Being in the calibration business for such a long time means we’ve had our share of weird requests, as have many of our customers. While providing a laugh from time to time, lately we seem to be getting more of them and that’s downright scary.

I mention this because a faithful reader recently asked a question that reminded me of problems that pop up during an audit. Too often auditors ask for calibration reports on things that do not need to be calibrated and occasionally customers overlook what should be. Herewith, a rundown on the other stuff that can become the subject of such requests.

The rule: If you use it to qualify a feature, it must be calibrated. If you use it to identify a feature, then you usually don’t need to calibrate it. For example, if you use a ruler to determine a nominal hole size or a length but use other devices to verify that the feature in question is within tolerance, you don’t have to calibrate the ruler. But it should be marked accordingly so it is not used in a situation that would require it to be calibrated.

Transfer devices such as telescoping or small hole gages fall into a gray area. While they don’t measure anything, they are transferring a part feature so it can be measured. If they do that inaccurately, the measurement will be in error. What can go wrong? Flats on their spherical surfaces. If the tolerances involved are large, you may not have to worry about it, but if they’re not, you will. If in doubt, it’s wise to check for them.

Instruments such as height transfer stands, surface gages and planer/shaper gages can’t be calibrated but should be checked periodically to ensure their settings don’t shift after locking and that they contact the surface plate correctly.

The design and stability of some height gages is such that they are ideal for use as a transfer stand. Many companies keep them after their measuring accuracy is gone just for that purpose-and get caught by an auditor demanding they be calibrated. If they are being used as a transfer stand only, they do not need to be calibrated, but should be clearly labeled to indicate they are not to be used for directly measuring parts on their own. If the instrument is of the vernier scale type design, use paint or nail polish to cover the vernier scales so they can’t be used accidentally for measurement. If it is an electronic version, pull the batteries and put a calibration sticker over the battery cover so the auditor cannot demand it be calibrated.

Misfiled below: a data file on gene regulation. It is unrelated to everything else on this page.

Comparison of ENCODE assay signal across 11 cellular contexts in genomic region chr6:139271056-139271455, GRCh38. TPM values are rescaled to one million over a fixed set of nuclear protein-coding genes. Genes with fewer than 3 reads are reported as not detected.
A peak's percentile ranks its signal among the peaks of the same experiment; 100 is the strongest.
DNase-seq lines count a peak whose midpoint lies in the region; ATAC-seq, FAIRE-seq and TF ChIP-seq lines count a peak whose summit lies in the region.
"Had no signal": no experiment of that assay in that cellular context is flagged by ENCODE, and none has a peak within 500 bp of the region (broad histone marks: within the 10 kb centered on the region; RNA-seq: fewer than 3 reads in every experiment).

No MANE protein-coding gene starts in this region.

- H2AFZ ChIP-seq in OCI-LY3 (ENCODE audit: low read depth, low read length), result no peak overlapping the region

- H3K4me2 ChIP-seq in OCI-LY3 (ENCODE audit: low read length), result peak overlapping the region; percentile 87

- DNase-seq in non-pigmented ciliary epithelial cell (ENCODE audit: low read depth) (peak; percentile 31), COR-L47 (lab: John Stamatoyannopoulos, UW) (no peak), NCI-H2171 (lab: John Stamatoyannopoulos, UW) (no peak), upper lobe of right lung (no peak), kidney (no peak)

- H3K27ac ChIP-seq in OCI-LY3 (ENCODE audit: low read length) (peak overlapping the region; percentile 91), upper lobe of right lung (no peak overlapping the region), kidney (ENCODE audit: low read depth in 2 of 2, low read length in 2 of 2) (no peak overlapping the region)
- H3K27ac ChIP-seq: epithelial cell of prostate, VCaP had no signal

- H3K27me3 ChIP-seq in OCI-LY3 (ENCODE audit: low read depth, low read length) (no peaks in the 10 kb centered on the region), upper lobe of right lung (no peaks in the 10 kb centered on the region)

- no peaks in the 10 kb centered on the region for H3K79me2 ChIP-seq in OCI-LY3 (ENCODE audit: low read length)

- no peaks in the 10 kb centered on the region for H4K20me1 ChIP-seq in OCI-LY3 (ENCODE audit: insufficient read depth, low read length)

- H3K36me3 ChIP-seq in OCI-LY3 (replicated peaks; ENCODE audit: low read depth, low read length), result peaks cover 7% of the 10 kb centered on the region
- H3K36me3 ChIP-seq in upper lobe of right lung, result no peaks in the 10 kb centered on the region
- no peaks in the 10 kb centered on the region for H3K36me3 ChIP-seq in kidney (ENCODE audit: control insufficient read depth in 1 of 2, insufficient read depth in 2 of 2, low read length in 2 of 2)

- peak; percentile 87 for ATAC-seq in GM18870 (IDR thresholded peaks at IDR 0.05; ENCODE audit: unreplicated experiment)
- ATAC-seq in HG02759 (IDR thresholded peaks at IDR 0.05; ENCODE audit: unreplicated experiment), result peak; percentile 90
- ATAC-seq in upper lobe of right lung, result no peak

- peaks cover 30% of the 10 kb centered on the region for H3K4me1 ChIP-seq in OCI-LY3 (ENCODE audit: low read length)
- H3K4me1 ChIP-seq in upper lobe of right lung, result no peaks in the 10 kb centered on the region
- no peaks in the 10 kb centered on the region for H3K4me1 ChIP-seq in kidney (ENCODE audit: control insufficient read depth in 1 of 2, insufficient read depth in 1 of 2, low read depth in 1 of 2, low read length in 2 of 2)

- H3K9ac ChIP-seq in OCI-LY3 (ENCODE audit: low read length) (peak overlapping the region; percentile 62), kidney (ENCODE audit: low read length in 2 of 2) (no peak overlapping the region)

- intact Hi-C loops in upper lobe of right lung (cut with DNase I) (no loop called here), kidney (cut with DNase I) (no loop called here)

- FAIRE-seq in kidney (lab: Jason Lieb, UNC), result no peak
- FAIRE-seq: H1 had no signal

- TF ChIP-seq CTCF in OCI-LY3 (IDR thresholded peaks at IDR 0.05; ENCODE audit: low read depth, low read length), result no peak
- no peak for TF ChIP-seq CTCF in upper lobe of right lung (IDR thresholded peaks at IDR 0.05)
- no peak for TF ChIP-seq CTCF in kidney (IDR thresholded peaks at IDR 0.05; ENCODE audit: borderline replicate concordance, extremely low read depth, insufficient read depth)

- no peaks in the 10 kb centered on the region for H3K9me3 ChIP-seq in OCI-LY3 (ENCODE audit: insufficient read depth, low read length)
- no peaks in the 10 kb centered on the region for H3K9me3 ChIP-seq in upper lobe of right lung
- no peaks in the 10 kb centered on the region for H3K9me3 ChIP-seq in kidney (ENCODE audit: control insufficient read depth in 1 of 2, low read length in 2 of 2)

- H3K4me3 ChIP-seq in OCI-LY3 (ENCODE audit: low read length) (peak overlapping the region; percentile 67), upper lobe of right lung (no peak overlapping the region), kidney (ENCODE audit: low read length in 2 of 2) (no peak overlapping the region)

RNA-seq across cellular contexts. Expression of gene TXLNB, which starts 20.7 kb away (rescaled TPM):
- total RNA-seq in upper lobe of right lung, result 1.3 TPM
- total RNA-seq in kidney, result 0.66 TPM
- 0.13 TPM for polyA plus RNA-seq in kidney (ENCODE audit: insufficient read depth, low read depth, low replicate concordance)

Comparator stands on which an indicator is usually perched and is used for checking parts have nothing to calibrate other than the indicator. However, the anvil or worktable that may be part of the stand should be inspected for wear, particularly if you are using the stand to check cylindrical parts after setting it with gage blocks. The tighter the tolerances involved, the more frequently such reference surfaces should be checked for flatness.

Thread pitch gages are used to identify the pitch of a given thread but should never be used to qualify a thread; therefore, they don’t need calibration. Radius gages are another matter if they are used to ensure a minimum radius is present or a maximum radius is not exceeded. Granted, the eyeball of the operator is probably in greater need of verification, but the gages should be checked when new. Then you can coat the gaging surfaces using a felt-tipped marker and only check those pieces that no longer have the coating, say a year down the road.

Those cheap pin gage sets also need to be calibrated. Yes, I know it will cost more than you paid for them but if using them to qualify a hole size, you have no choice. If you use drill or reamer blanks for the same purpose, they too require calibration.

Last but not least, that “master” bolt you may have been using to check some threaded holes needs calibration. Unfortunately, you have to remember that while you have been using it in place of a gage, it is not one and probably cannot be measured to any decent level of accuracy to justify its use as one. I’ll leave you to sort that one out with the auditor.